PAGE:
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Blu-ray Review: Divergent

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Shailene Woodley can’t leave the men alone, can she? She hooks up with Ansel Elgort in syrupy cancer-drama The Fault in Our Stars, and here he is starring in Divergent as her brother (weird). She hooks up with Miles Teller in The Spectacular Now, and here he is starring as her thuggish competitor (awkward). Must be a tough life with all these men competing for her attention in various forms. As if that wasn’t enough, Theo James (who some may know as the man who died from an orgasm in Downton Abbey and as Will Young’s co-star Sky Living’s bizarre horror series Bedlam) is her love interest here, breaking the hearts of teen fans everywhere with his traffic-stopping good looks.

Divergent is unlike The Fault in Our Stars and The Spectacular Now (the latter Disney have still not released in the UK despite premiering it at the London Film Festival nearly a year ago), which are both real-world dramas. This is dystopian teenage adventure stuff, based on the novel by Veronica Roth. It’s in a similar mould to the work of Suzanne Collins and Lauren Oliver. A sinister future awaits us all in these novels of totalitarian states, warped democracies, strange living arrangements and disturbing politics.

The unnerving world Divergent creates is very effective. It shows society split into five groups that suit people’s skills: Abnegation (selfless), Amity (peaceful), Candor (honest), Dauntless (brave) and Erudite (intellectual). Tris Prior (a name that has the same far-fetched ring about it as Katniss Everdeen) is in a difficult situation: she has more than one skill. And if anyone finds this out BAD THINGS WILL HAPPEN.

It’s easy to make fun of this kind of thing, but in truth director Neil Burger (who brought us the sumptuous period drama The Illusionist and the annoying Bradley Cooper vehicle Limitless) brings so much flare and style to the table you forget the more ridiculous aspects. There is also a fantastic performance from Kate Winslet as the obligatory villain; this is the type of role she does brilliantly in but rarely gets to do.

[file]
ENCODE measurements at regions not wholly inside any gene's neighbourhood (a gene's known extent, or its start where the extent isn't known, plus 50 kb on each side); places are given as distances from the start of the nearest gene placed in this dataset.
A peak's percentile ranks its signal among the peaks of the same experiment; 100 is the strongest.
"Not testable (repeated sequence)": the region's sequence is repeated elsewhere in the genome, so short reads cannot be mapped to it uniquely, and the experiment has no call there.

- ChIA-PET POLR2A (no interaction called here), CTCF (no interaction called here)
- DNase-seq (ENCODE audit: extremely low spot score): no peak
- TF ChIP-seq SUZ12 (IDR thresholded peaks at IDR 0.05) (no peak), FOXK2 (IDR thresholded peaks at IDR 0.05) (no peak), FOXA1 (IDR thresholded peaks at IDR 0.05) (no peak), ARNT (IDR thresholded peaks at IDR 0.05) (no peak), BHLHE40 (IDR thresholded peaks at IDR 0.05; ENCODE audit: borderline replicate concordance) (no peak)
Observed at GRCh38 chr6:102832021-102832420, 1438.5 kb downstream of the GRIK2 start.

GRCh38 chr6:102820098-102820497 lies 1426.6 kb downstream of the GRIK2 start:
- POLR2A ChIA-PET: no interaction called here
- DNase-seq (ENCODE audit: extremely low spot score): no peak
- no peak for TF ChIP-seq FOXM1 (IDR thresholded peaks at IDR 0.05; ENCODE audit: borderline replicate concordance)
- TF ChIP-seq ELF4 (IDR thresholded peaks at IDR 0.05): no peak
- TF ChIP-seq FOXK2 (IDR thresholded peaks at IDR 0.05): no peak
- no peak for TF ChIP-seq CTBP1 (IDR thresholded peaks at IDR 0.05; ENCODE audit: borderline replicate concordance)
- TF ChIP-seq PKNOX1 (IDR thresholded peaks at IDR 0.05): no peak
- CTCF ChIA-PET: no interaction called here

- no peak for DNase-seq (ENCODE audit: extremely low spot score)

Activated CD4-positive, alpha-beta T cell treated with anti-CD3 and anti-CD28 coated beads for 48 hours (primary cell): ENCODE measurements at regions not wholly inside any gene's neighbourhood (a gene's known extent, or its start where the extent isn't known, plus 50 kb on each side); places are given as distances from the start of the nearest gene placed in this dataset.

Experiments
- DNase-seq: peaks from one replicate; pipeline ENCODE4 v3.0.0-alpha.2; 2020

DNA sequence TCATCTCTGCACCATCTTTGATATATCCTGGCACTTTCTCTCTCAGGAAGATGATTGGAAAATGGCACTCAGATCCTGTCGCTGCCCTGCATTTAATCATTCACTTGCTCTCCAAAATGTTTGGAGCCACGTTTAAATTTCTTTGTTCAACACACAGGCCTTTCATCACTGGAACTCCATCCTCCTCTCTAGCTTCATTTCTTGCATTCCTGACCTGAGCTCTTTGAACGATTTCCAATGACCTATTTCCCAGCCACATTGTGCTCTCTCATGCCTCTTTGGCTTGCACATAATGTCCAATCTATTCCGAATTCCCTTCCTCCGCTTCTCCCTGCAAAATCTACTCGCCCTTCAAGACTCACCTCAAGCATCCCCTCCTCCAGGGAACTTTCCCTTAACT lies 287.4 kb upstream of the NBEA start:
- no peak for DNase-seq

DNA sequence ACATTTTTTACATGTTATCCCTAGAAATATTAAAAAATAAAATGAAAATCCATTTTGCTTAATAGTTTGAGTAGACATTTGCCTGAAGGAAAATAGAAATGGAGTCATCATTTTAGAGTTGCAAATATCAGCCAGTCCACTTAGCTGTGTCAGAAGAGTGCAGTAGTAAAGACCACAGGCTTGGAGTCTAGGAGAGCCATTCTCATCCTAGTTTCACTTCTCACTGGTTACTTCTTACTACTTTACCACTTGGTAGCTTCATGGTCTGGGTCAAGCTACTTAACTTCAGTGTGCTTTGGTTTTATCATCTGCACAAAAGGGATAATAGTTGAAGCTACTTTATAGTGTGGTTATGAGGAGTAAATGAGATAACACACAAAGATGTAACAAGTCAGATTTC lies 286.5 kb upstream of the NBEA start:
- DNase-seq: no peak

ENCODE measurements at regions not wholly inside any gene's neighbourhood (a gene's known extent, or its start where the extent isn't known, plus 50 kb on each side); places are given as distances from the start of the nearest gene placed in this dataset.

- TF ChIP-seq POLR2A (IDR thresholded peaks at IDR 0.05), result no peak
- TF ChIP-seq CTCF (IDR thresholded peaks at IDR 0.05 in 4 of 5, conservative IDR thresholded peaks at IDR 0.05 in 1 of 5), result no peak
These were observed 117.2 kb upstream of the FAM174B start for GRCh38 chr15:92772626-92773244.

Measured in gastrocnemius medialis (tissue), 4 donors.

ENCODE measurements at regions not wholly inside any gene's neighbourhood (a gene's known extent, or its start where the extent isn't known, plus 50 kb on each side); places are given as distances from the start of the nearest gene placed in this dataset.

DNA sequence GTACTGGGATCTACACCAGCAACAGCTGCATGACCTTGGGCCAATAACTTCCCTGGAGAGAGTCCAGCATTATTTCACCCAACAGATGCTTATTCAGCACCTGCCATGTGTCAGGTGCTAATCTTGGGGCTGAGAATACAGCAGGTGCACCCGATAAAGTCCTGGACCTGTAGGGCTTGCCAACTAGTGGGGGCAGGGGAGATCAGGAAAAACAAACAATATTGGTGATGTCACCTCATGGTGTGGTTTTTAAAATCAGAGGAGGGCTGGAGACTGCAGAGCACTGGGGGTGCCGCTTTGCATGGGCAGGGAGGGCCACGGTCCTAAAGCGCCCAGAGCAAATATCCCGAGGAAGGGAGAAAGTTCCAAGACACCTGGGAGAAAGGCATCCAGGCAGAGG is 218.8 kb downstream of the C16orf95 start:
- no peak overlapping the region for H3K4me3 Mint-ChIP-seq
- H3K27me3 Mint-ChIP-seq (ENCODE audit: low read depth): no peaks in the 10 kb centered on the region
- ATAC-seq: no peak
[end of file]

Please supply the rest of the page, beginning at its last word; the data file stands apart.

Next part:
Though he has a preposterous name that makes him sound like an overweight heroin addict, Junkie XL does very interesting things with the music score, blending in pre-composed backing tracks with new orchestral numbers. One can also clearly see, or rather hear, the guiding hand of Hans Zimmer (billed as Executive Music Producer).

There will be some who snobbishly disregard this as teen rubbish, but I generally see it as a great thing that young audiences are engaging with atmospheric, challenging and sometimes beautifully made content such as this. The story is gripping, it looks great, and the door is left tantalisingly open for the sequel (currently in development). Divergent has quality on its side.

A note on the disc: Divergent was shot on the Arri Alexa digital camera and transfered in High Definition to Blu-ray disc at 1080p. The image is exceptionally clear, as one would expect with a 2014 movie release on BD. The extras include a number of featurettes and 'Making Of' documentaries, with the most interesting being 'The Look of Divergent'. In an age when so many releases are just bare-bones movies, it's nice to get some good, entertaining extras. 

Divergent (2014), directed by Neil Burger, is released on Blu-ray, DVD and VoD in the UK by Entertainment One, Certificate 12. 



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